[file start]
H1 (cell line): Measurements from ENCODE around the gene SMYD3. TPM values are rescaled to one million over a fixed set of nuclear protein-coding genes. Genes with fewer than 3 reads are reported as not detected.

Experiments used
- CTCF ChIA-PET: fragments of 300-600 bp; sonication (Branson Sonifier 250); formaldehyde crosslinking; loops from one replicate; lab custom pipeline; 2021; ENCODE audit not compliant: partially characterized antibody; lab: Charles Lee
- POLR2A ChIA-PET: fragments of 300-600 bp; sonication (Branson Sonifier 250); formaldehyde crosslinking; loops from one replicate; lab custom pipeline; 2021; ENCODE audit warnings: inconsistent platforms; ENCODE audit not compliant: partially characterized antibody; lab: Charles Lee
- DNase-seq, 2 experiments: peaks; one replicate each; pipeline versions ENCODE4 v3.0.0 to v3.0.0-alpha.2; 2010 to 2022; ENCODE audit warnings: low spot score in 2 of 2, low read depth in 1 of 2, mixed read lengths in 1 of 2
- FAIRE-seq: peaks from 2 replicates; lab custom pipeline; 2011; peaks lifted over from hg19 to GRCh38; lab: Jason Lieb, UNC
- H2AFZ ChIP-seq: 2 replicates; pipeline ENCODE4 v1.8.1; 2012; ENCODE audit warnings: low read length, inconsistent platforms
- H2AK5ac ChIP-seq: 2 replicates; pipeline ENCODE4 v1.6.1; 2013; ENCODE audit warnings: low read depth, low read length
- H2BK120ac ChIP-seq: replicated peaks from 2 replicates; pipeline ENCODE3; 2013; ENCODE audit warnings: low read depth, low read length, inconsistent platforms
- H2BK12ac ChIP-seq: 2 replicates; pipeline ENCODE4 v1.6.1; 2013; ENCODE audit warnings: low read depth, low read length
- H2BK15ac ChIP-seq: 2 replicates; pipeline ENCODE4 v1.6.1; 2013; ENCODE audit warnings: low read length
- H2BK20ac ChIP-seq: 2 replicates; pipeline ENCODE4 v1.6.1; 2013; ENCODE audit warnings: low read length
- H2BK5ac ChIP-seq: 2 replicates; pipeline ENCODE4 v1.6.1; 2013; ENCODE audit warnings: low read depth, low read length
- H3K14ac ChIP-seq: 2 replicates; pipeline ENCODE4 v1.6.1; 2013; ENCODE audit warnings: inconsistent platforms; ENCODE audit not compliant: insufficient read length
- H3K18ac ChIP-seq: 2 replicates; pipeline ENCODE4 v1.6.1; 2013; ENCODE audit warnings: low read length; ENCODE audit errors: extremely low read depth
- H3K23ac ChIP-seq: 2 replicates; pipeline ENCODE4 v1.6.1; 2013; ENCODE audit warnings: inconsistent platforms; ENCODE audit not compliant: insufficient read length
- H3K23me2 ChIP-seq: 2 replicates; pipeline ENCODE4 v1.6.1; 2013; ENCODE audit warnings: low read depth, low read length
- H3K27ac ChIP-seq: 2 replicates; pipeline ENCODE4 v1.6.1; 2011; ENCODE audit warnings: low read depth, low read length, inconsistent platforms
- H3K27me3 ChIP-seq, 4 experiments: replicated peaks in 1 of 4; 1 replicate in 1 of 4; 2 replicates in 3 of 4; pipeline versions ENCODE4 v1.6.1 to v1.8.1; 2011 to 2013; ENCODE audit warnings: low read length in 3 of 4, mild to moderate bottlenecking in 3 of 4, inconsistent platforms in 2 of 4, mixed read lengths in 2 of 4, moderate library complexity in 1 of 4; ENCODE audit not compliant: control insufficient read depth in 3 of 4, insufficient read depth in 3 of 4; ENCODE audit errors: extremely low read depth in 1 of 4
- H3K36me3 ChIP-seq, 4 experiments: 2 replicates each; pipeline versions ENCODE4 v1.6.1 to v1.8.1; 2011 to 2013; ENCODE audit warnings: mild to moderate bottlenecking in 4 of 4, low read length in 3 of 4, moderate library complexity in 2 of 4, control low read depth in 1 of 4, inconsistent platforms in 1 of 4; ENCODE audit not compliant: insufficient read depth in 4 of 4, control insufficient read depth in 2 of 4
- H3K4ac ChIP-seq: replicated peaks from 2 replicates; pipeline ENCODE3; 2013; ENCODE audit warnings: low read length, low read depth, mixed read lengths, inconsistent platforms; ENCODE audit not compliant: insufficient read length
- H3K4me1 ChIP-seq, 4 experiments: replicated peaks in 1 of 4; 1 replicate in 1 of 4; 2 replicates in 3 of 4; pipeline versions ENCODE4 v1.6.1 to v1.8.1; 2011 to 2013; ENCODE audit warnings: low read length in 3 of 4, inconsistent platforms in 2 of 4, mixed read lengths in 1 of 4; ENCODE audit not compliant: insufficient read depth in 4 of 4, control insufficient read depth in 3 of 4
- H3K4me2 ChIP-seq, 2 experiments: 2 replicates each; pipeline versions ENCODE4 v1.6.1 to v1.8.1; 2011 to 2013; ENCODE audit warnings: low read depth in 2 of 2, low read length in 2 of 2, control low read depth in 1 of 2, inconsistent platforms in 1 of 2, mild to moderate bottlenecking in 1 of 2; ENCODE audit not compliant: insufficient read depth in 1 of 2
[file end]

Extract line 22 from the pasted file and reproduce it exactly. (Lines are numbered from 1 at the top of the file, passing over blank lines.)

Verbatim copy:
- H3K4me1 ChIP-seq, 4 experiments: replicated peaks in 1 of 4; 1 replicate in 1 of 4; 2 replicates in 3 of 4; pipeline versions ENCODE4 v1.6.1 to v1.8.1; 2011 to 2013; ENCODE audit warnings: low read length in 3 of 4, inconsistent platforms in 2 of 4, mixed read lengths in 1 of 4; ENCODE audit not compliant: insufficient read depth in 4 of 4, control insufficient read depth in 3 of 4